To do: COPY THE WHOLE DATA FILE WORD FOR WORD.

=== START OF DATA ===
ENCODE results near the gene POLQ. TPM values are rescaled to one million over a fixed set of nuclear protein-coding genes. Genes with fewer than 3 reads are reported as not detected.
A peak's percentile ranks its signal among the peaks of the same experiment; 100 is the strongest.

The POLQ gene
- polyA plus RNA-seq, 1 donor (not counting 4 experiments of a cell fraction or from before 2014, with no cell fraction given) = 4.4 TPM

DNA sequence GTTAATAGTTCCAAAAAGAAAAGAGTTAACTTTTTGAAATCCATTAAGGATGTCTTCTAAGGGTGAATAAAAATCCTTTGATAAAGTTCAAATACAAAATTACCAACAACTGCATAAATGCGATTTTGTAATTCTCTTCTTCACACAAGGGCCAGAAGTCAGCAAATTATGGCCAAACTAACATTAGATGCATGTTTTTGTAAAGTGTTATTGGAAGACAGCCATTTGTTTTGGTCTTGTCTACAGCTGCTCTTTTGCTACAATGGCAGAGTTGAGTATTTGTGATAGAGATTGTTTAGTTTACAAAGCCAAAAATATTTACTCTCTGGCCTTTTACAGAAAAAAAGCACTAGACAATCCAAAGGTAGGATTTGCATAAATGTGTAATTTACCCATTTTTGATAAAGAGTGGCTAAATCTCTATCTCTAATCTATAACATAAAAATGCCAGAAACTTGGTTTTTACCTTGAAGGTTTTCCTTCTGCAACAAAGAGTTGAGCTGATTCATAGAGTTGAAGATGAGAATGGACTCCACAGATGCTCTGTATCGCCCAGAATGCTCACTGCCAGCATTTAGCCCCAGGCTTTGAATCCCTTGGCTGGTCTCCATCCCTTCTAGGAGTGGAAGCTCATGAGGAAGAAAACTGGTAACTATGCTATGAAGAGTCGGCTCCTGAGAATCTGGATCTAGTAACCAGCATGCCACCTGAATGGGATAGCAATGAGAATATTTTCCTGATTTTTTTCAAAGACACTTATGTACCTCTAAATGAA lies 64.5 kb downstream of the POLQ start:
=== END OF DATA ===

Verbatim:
ENCODE results near the gene POLQ. TPM values are rescaled to one million over a fixed set of nuclear protein-coding genes. Genes with fewer than 3 reads are reported as not detected.
A peak's percentile ranks its signal among the peaks of the same experiment; 100 is the strongest.

The POLQ gene
- polyA plus RNA-seq, 1 donor (not counting 4 experiments of a cell fraction or from before 2014, with no cell fraction given) = 4.4 TPM

DNA sequence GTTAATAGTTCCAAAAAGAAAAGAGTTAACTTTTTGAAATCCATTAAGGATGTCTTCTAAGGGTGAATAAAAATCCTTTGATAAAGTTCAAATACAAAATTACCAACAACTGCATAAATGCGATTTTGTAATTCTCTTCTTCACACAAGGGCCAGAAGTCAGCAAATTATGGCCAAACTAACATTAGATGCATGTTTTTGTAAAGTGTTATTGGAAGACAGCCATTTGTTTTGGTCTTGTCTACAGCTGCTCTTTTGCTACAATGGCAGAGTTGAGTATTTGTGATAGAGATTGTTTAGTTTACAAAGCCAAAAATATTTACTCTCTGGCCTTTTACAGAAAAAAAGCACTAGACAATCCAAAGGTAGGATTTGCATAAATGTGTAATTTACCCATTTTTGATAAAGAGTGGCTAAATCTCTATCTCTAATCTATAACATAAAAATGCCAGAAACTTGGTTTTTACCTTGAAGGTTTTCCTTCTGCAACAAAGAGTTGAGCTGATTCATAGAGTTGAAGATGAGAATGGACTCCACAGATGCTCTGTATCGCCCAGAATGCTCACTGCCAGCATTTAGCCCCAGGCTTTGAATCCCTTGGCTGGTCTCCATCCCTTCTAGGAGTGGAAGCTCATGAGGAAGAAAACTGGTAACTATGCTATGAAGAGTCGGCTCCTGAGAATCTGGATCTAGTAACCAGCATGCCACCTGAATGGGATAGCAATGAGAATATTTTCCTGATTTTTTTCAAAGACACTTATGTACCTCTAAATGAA lies 64.5 kb downstream of the POLQ start: